Asphodel (1998). Hardcover. The bookselling firm of Michael deHartington issued ten catalogues of homosexual literature during its brief existence from 1972-1974. These catalogues included some of the rarest books on the subject and remain a significant resource for students, collectors and bibliophiles. These catalogues, rareties themselves, have been reissued here in a facsimile edition along with an Introduction by Timothy d'Arch Smith, one of the firm's principals, and a widely respected scholar in the field.
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Elysium: Asphodel Editions (2005). 1st Edition. Hardcover. This edition is the first English translation of the eccentric Baron Fersen's decadent gay novel, Lord Lyllian: Messes Noires. Fersen (1880-1923) was arrested in 1903 and charged with indecent assault and exciting minors to debauchery. He was forced to leave France and settled in Capri, where he began the novel the following year. Originally published in 1905, it was one of the first novels written about Oscar Wilde after his demise and is filled with outrageous descriptions of fin de siècle excesses, including Fersen’s own addiction to opium and adolescent boys. The edition is limited to 500 copies bound in black silk moiré, with a reproduction of the original cover illustration by Claude Simpson tipped onto the cover. Jeremy Reed has contributed an Introduction to the edition. Printed at the Stinehour Press in Vermont.
1st Edition. Hardcover. From the Introduction: "These two stories about youths and youth were written more than half a century ago, when I was twenty-six years old, almost at the end of an overly prolonged and troubled adolescence. The undue length of this adolescence may have been caused in part by traumatic experiences encountered as a soldier during World War II, in which my role, though largely peripheral, was nonetheless personal enough to inflict psychic shocks that distress me still today. The grim, sadistic subject matter of both stories may, perhaps, be construed as a delayed reaction to those shocks. All the other writing that I did throughout this early period, none of which I wish to preserve, is more or less similar in content and feeling. "George Sickes, The Boy Who Wrote NO, makes his aggressive and irreverent declarations of dissent specifically against business, banking, conventional social manners, the law, the family, and, most offensive of all, against religion. His punishment is the worst society in its self-righteous outrage can impose: death in life. The young boy, Dan, introduced in The Lizard, takes a decisive step toward manhood and independence through his experience of the symbolic unity between death and sexuality, cruelty and purity, blindness and discernment. "Although I began to write in childhood and have spent my life at it since leaving the army, these stories were my first writings to be published. The Lizard appeared in Points, a literary review edited in Paris by Sindbad Vail (summer issue, 1949); The Boy Who Wrote NO in Horizon, a literary review edited in London by Cyril Connolly (Nos. 120-121, December 1949-January 1950, a double issue and the final one), reprinted in The Golden Horizon, a volume published in London in 1953 by Weidenfeld and Nicholson, containing Connolly's selection of works that had appeared in his review which he deemed worth preserving in book form." James Lord is widely known for his several volumes of memoirs, as well as his definitive biography of the artist Albert Giacometti. Stories of Youth is limited to 200 signed and numbered copies bound in handmade paper boards with a linen spine (ISBN # 1-893450-11-2). Fine as issued in the second state of the binding.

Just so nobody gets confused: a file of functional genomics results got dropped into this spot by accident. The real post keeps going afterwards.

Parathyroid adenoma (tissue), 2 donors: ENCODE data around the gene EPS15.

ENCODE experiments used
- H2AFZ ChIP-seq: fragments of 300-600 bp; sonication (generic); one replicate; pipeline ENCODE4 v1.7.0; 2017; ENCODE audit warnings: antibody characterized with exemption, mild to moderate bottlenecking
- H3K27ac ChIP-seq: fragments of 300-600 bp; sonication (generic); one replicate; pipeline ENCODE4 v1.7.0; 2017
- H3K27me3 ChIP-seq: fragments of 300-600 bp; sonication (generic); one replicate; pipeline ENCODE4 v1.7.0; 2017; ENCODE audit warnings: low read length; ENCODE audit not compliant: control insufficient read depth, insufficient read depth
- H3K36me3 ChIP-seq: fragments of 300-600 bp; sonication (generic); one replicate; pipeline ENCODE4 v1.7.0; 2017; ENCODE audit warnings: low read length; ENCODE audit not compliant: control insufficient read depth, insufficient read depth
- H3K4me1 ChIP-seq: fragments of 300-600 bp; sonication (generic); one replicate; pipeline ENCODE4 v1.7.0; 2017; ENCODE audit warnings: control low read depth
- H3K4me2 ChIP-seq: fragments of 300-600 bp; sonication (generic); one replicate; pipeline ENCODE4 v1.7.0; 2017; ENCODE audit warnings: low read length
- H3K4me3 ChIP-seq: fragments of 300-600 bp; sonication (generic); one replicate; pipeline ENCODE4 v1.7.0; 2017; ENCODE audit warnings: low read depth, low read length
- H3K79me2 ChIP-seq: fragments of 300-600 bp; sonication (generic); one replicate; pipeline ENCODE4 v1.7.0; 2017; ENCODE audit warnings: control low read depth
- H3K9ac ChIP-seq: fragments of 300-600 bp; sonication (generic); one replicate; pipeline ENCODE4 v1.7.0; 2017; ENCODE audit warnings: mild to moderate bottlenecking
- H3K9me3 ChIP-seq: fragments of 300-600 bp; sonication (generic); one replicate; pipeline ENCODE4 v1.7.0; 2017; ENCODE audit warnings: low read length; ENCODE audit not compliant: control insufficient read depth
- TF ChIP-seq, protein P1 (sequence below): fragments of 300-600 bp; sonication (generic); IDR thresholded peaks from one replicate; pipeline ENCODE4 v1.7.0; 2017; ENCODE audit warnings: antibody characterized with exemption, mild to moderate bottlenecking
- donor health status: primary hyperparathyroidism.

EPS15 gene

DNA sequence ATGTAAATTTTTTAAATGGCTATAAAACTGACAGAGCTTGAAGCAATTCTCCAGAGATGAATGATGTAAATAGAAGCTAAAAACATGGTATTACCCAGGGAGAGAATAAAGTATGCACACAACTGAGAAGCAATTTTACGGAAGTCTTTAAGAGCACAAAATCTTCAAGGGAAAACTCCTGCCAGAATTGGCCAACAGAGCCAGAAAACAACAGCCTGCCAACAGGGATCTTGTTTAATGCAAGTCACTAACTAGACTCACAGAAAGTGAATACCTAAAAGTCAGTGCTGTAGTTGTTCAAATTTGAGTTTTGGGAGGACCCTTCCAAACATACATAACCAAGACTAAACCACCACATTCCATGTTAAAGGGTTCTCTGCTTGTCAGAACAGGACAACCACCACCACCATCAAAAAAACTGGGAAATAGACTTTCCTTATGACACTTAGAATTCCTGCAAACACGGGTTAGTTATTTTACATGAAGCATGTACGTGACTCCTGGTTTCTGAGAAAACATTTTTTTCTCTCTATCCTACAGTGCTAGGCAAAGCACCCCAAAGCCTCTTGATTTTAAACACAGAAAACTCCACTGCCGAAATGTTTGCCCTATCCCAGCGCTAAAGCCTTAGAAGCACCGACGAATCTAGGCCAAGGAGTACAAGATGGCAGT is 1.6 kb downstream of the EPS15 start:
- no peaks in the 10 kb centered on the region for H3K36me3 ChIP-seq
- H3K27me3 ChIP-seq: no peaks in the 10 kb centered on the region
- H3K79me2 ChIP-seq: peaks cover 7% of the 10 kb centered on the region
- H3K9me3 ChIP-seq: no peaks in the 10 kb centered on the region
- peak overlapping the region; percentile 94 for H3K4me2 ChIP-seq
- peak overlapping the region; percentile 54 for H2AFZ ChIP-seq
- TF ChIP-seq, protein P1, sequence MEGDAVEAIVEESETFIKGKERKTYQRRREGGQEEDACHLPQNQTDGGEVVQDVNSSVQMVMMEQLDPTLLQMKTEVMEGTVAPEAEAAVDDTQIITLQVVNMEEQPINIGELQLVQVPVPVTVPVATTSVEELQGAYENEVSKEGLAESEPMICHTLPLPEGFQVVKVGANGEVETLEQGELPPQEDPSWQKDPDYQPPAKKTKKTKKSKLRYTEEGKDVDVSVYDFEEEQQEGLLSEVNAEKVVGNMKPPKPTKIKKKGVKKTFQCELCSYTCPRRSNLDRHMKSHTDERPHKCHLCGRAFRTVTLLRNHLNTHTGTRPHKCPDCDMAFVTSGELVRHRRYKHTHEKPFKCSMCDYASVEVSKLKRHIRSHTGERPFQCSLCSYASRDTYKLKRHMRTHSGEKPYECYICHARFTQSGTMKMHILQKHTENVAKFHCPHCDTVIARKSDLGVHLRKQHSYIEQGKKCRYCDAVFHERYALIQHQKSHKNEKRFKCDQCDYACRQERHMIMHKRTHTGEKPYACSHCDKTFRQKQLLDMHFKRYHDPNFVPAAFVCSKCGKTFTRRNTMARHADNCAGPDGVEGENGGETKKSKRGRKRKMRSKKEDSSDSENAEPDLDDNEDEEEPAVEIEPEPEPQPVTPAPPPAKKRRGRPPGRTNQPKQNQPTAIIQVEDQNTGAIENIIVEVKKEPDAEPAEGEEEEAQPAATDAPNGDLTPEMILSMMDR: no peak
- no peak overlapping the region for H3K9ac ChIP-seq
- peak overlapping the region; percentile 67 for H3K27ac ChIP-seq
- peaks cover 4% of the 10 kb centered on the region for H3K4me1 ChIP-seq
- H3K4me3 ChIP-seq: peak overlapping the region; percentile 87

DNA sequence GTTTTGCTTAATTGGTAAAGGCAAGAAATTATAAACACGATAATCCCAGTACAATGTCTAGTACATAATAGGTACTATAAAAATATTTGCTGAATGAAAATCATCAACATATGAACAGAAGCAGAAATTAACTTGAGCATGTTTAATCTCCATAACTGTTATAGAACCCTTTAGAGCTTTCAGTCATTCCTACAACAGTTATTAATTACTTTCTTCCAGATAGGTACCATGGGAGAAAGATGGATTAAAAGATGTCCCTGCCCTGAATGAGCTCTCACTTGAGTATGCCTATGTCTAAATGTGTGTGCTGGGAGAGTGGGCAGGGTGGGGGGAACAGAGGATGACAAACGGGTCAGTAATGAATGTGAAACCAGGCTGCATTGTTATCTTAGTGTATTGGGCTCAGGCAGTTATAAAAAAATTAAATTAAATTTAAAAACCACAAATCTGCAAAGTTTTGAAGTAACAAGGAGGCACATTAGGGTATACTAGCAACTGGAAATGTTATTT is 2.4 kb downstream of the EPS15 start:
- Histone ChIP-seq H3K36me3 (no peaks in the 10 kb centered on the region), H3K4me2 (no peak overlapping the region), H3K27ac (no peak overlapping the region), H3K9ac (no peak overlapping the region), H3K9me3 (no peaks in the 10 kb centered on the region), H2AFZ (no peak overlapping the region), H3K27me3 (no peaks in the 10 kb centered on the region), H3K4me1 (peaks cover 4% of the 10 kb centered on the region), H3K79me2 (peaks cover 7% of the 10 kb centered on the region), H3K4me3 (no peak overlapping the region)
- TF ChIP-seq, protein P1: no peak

Asphodel Editions (2004). Hardcover. This is the revised edition of the author's 1983 bibliography of the Fortune Press. This edition includes a wealth of new material, including the identity of some of the psuedonymous authors, as well as indexes missing from the original edition. Binding is 8vo, Cloth. (vi), 115 +1 pages.